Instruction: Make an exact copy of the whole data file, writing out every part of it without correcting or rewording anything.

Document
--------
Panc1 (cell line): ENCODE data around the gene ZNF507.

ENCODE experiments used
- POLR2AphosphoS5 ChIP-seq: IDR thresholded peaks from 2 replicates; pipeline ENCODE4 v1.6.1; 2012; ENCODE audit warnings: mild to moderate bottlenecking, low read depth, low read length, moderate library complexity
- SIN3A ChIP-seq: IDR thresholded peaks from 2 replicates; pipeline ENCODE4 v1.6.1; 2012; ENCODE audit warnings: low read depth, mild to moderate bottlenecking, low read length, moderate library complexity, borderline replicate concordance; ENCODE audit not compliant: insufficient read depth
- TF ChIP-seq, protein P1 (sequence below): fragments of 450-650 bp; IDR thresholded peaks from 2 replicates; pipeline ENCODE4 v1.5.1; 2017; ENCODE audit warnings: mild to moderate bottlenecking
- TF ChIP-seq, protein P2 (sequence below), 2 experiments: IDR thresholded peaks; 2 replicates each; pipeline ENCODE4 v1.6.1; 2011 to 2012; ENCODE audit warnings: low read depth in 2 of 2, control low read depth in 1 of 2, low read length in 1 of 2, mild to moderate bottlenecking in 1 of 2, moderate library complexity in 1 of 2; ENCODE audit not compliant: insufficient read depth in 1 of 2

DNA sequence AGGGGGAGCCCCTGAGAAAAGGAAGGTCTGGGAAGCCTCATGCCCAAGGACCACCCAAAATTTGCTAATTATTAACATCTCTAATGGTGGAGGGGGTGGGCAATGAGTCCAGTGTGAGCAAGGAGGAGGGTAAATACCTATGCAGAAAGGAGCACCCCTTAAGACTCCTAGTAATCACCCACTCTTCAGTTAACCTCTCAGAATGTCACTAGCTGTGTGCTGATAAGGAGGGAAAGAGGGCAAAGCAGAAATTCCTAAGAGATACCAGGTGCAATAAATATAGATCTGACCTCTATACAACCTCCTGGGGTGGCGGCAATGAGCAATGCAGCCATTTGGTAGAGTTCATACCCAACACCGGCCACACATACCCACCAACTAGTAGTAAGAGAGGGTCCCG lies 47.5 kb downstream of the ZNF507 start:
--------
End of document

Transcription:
Panc1 (cell line): ENCODE data around the gene ZNF507.

ENCODE experiments used
- POLR2AphosphoS5 ChIP-seq: IDR thresholded peaks from 2 replicates; pipeline ENCODE4 v1.6.1; 2012; ENCODE audit warnings: mild to moderate bottlenecking, low read depth, low read length, moderate library complexity
- SIN3A ChIP-seq: IDR thresholded peaks from 2 replicates; pipeline ENCODE4 v1.6.1; 2012; ENCODE audit warnings: low read depth, mild to moderate bottlenecking, low read length, moderate library complexity, borderline replicate concordance; ENCODE audit not compliant: insufficient read depth
- TF ChIP-seq, protein P1 (sequence below): fragments of 450-650 bp; IDR thresholded peaks from 2 replicates; pipeline ENCODE4 v1.5.1; 2017; ENCODE audit warnings: mild to moderate bottlenecking
- TF ChIP-seq, protein P2 (sequence below), 2 experiments: IDR thresholded peaks; 2 replicates each; pipeline ENCODE4 v1.6.1; 2011 to 2012; ENCODE audit warnings: low read depth in 2 of 2, control low read depth in 1 of 2, low read length in 1 of 2, mild to moderate bottlenecking in 1 of 2, moderate library complexity in 1 of 2; ENCODE audit not compliant: insufficient read depth in 1 of 2

DNA sequence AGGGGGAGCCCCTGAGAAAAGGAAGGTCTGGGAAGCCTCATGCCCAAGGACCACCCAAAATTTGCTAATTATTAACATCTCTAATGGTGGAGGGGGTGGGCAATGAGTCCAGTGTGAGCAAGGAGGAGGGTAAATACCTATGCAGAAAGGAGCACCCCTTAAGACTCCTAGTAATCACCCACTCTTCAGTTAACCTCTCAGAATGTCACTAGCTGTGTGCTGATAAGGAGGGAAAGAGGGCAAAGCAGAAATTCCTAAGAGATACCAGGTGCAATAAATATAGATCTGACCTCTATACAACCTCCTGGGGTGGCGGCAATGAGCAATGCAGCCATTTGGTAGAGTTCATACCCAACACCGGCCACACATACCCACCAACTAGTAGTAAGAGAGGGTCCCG lies 47.5 kb downstream of the ZNF507 start: